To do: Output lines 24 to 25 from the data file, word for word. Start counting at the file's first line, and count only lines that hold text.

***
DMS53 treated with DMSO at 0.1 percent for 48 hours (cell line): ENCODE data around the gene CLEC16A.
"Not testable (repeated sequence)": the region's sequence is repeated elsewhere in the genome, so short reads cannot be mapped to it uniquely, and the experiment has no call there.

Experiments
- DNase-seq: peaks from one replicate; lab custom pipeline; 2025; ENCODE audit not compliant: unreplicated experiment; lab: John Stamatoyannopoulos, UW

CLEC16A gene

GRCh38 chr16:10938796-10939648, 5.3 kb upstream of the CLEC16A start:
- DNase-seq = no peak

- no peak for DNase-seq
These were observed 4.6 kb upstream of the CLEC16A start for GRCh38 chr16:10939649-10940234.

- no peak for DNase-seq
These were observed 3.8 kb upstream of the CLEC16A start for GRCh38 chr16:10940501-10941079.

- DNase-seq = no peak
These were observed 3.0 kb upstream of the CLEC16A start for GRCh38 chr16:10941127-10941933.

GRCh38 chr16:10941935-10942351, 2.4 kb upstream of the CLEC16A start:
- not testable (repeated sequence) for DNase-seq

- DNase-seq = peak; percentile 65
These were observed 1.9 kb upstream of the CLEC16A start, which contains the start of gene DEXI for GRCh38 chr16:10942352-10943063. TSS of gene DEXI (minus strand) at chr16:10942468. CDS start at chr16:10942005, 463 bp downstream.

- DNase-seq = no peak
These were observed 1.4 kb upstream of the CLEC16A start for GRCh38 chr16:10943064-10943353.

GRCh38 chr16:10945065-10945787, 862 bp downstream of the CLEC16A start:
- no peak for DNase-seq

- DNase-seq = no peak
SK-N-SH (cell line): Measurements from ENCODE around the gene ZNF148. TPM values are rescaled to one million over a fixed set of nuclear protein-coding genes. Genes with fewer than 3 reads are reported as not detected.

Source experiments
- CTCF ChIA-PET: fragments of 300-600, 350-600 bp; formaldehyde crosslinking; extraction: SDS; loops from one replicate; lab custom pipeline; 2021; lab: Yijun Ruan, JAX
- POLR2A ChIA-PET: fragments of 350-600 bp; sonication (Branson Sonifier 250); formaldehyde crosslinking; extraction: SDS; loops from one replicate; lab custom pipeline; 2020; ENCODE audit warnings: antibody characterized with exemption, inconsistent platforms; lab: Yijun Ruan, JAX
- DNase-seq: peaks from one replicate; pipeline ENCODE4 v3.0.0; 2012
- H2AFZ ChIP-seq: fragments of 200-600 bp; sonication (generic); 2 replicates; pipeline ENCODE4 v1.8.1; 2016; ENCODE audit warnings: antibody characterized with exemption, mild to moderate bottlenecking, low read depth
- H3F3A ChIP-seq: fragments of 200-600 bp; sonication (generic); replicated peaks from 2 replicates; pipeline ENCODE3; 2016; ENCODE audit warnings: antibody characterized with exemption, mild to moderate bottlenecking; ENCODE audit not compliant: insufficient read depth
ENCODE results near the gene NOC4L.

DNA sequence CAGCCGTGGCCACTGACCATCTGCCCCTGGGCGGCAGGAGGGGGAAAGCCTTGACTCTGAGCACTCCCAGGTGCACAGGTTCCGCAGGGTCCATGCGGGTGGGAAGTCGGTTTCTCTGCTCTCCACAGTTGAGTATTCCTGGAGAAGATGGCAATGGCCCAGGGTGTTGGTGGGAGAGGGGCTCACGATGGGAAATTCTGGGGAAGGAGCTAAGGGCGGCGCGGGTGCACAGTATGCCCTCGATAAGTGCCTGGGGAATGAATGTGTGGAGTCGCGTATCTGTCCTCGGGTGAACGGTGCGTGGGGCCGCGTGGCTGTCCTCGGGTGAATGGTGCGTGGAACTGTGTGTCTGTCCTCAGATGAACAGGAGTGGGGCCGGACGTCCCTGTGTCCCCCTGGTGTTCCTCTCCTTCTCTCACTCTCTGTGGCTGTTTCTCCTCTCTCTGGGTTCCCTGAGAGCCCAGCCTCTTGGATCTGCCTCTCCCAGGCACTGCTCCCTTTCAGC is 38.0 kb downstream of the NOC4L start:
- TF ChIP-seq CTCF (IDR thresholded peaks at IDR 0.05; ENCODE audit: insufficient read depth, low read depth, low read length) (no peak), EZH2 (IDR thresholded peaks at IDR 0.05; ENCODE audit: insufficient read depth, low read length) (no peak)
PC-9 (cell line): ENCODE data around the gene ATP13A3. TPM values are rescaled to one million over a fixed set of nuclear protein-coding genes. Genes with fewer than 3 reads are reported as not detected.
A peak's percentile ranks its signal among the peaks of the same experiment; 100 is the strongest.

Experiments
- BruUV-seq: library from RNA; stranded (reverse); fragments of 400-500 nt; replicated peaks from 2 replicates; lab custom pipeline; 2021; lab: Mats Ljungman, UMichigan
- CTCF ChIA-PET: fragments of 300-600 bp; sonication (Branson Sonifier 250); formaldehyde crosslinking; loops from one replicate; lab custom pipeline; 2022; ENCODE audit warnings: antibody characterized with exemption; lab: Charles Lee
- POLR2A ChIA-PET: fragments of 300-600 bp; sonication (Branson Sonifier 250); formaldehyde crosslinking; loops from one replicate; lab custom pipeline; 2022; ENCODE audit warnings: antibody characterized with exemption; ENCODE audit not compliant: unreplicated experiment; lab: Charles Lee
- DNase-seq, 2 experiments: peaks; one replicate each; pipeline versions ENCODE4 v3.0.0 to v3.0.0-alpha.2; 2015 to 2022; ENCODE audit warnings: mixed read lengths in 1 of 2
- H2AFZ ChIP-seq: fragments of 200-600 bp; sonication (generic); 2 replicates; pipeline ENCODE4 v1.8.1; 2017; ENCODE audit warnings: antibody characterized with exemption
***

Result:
Source experiments
- CTCF ChIA-PET: fragments of 300-600, 350-600 bp; formaldehyde crosslinking; extraction: SDS; loops from one replicate; lab custom pipeline; 2021; lab: Yijun Ruan, JAX